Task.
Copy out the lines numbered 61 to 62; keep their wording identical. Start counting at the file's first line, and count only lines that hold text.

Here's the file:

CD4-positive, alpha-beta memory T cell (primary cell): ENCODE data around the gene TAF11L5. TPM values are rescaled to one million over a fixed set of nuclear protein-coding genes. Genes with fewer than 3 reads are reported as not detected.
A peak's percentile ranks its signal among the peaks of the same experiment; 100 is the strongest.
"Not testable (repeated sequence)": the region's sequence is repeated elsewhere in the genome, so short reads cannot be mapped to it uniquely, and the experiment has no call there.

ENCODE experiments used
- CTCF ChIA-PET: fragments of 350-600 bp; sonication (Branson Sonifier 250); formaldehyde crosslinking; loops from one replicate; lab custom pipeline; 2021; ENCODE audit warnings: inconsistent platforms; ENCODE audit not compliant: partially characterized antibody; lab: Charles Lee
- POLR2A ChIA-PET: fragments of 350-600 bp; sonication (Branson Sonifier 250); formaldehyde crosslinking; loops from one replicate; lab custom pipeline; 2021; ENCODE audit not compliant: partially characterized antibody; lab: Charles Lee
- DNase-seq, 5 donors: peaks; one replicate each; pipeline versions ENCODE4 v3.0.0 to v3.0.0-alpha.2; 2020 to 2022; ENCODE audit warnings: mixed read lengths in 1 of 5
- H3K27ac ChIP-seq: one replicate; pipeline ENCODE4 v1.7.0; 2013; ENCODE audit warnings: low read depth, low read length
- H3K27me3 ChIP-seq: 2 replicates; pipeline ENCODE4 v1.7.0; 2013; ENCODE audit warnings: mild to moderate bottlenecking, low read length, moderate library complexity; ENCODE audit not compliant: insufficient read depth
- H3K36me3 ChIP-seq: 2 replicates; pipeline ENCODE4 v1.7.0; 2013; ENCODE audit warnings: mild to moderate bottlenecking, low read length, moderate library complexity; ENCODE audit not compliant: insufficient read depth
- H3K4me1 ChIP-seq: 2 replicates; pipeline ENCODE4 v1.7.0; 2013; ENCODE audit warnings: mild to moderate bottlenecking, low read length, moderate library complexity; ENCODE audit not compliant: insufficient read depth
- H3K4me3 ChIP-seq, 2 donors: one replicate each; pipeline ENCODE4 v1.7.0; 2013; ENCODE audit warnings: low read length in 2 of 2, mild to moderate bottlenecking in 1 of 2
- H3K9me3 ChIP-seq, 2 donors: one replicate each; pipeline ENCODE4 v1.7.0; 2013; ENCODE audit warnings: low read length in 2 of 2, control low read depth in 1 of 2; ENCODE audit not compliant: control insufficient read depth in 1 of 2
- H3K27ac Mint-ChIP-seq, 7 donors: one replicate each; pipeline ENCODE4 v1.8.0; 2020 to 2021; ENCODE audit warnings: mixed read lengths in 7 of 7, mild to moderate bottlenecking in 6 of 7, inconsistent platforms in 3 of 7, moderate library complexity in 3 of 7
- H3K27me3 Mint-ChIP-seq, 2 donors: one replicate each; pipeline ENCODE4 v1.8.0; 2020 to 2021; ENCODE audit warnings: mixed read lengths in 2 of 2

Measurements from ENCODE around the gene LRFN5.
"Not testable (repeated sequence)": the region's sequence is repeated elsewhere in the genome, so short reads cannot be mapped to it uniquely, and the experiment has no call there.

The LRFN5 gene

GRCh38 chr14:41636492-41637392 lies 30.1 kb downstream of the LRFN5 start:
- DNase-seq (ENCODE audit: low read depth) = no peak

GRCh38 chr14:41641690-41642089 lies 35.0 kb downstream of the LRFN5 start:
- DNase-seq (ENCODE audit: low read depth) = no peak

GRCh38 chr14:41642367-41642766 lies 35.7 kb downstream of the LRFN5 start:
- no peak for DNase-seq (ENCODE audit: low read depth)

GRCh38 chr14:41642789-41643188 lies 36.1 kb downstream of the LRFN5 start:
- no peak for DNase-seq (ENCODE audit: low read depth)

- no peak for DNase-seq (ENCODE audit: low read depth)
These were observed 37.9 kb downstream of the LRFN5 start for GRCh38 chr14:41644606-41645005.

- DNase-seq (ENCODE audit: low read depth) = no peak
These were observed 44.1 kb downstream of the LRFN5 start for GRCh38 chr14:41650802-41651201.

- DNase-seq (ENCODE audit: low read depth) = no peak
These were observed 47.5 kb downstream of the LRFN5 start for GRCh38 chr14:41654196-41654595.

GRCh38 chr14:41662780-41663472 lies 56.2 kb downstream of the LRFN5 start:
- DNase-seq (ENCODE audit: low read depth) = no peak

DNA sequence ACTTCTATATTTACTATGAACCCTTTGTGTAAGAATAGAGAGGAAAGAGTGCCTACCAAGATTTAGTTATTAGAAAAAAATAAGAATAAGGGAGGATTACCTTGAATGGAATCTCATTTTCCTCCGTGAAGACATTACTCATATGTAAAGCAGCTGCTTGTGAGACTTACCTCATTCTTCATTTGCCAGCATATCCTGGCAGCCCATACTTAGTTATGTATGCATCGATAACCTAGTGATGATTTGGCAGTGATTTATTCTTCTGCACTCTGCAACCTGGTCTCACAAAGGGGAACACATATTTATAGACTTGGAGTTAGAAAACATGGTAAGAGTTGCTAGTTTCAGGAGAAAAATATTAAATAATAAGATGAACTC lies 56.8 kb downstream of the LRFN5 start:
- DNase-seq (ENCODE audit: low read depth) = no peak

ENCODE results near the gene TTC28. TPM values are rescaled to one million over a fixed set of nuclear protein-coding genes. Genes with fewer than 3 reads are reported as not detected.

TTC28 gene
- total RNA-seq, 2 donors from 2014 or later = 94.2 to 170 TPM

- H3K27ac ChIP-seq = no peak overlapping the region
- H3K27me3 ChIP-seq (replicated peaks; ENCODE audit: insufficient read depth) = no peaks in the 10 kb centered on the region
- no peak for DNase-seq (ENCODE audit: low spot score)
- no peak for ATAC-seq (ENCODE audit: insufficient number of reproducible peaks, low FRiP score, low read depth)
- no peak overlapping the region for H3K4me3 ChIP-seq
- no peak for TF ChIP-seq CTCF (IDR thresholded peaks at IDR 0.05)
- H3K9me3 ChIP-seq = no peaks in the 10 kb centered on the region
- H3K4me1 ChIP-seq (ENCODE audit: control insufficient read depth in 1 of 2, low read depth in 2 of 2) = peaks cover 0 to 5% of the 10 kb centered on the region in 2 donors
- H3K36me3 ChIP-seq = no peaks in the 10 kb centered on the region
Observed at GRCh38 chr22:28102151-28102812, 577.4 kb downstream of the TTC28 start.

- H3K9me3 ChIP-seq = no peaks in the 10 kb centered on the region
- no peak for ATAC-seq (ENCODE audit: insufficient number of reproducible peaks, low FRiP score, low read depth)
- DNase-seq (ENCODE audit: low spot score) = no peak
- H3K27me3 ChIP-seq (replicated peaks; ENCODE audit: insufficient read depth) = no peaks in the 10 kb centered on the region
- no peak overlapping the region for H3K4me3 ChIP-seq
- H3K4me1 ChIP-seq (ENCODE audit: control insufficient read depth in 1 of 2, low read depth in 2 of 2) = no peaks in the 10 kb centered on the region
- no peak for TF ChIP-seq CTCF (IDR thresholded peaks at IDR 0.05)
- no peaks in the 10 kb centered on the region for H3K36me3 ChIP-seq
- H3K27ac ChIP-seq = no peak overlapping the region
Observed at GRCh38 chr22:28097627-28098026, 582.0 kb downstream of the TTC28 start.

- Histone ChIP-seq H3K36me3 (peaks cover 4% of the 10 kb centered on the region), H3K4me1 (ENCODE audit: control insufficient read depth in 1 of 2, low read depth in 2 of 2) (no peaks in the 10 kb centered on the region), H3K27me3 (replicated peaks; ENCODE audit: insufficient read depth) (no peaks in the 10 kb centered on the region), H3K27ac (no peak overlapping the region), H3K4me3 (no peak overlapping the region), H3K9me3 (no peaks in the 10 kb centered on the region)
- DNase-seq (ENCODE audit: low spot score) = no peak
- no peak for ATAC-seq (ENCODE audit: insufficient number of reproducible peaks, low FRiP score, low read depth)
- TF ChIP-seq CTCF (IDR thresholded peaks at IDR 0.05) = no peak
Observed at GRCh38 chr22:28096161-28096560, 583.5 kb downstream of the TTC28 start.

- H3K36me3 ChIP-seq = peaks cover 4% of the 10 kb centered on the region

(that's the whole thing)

- DNase-seq (ENCODE audit: low spot score) = no peak
- no peak for ATAC-seq (ENCODE audit: insufficient number of reproducible peaks, low FRiP score, low read depth)